Shapeways is spinning-out from the Lifestyle Incubator of Royal Philips Electronics, located in Eindhoven, The Netherlands. The site can be seen in the lines of Ponoko, Zapfab and other user manufacturing sites allowing users to create and manufacture their own design with a large freedom of design.
- A 3D model library
- An easy-to-operate 3D-design toolkit (well, not at this stage yet)
- A flexile manufacturing system producing the users' design (more or less) rapidely
Utilizing a 3D model library, (starting with a lamp and a bowl), consumers can manipulate the structure, look and feel of their own products. Users can twist, mash, and create their own 3D objects which then are being produced within 10-days or less. Shapeways then verifies objects to ensure printability and provides a real-time cost estimate. Within 10 working days, a tangible 3D product will be produced and arrive at the consumer's home globally.
Browsing over the site, it still looks a bit beta, and their co-design toolkits is an external Java-based software that demands quite some time to download and install separately. Using it then however was easy (despite some annoying comments that I should create a profile). But it is a start ...
Anyway, Shapeways takes a major step towards the next generation of consumer co-creation and mass customization. Consumers without 3D modeling skills can shape, mash, imprint and design their own 3D products at Shapeways.com. Products are produced with a rapid manufacturing system, and in the moment they all still have this white prototyping look :-)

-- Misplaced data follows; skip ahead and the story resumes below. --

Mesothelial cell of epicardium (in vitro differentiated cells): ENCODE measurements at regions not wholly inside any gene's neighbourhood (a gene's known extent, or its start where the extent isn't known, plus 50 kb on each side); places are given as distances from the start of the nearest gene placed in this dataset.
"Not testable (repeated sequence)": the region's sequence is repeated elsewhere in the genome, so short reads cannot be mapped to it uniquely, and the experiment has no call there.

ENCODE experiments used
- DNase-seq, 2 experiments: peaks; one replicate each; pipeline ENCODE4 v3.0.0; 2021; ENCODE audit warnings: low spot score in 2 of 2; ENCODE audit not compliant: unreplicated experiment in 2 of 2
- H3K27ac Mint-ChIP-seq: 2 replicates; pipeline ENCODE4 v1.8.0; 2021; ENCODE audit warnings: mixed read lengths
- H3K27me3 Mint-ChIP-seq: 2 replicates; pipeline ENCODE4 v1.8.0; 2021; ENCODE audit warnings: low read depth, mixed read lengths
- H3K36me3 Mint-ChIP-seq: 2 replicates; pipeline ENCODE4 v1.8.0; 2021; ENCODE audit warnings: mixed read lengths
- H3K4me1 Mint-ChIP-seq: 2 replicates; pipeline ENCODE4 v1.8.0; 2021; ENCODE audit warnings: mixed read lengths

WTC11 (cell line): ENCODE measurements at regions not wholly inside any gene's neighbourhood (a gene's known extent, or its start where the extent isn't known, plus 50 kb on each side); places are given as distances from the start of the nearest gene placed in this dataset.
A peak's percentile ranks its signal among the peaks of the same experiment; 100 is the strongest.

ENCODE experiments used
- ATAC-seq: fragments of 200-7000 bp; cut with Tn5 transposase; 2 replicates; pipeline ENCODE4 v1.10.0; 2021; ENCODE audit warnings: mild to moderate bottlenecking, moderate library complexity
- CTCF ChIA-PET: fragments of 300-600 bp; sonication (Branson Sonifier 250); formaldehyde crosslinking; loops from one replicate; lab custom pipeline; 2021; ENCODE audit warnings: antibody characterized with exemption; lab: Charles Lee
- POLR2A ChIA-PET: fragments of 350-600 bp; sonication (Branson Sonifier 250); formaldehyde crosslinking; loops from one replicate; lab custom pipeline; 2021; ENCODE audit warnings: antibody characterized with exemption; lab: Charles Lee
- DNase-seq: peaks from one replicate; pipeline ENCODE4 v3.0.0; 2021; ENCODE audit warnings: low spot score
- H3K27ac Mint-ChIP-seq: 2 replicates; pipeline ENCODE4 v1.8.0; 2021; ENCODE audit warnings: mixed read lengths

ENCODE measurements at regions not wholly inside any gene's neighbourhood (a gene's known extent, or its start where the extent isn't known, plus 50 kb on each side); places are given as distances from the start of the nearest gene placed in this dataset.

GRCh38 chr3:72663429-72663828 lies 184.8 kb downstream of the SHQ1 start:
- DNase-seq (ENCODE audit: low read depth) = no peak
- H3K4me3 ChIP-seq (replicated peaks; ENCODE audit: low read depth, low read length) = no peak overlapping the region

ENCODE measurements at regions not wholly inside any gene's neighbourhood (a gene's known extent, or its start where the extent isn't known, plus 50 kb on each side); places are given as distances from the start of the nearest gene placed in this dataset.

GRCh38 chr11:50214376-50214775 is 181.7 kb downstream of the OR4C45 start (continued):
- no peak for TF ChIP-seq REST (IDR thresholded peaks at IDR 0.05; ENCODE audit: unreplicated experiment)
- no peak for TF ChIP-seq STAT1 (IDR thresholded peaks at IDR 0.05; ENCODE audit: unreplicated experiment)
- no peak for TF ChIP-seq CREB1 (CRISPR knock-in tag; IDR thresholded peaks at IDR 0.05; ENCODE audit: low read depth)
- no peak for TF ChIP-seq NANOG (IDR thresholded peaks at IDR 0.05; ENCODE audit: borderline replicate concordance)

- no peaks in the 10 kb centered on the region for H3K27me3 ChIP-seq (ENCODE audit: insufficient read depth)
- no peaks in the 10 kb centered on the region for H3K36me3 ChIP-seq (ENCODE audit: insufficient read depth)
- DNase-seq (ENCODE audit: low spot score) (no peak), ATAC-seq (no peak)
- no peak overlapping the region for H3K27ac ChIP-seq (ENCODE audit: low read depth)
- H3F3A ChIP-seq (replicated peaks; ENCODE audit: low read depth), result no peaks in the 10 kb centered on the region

From lamps with a personal message to fruit bowls linking back to memorable moments, the Shapeways Creator Engine has a beta library of predesigned product templates which the company will grow rapidly over 2009.
"We recognize the desire of consumers who want to own or give something that is unique and has their special, personal touch," Peter Weijmarshausen, CEO of Shapeways, is quoted in a press release.
"With the Creator Engine, now anyone can participate in the artistic process and create something that is truly a reflection of their own needs and tastes. With the Creator Engine, we have broken the currently existingtrade-off between freedom of design and the complexity of the design process."
Shapeways can be seen as a new application of rapid manufacturing in the consumer space. I recently attended the Rapid Manufacturing Conference at Loughborough University. While a posting on this event is overdue since weeks (especially after Jochen Krisch invited one publicly), I refer you to Matt Sinclairs's great report about this conference which also provides you much more insights in the kind of products we can expect in the future on platforms of Shapeways.
- Matt Sinclair's report on the 3rd RM Conference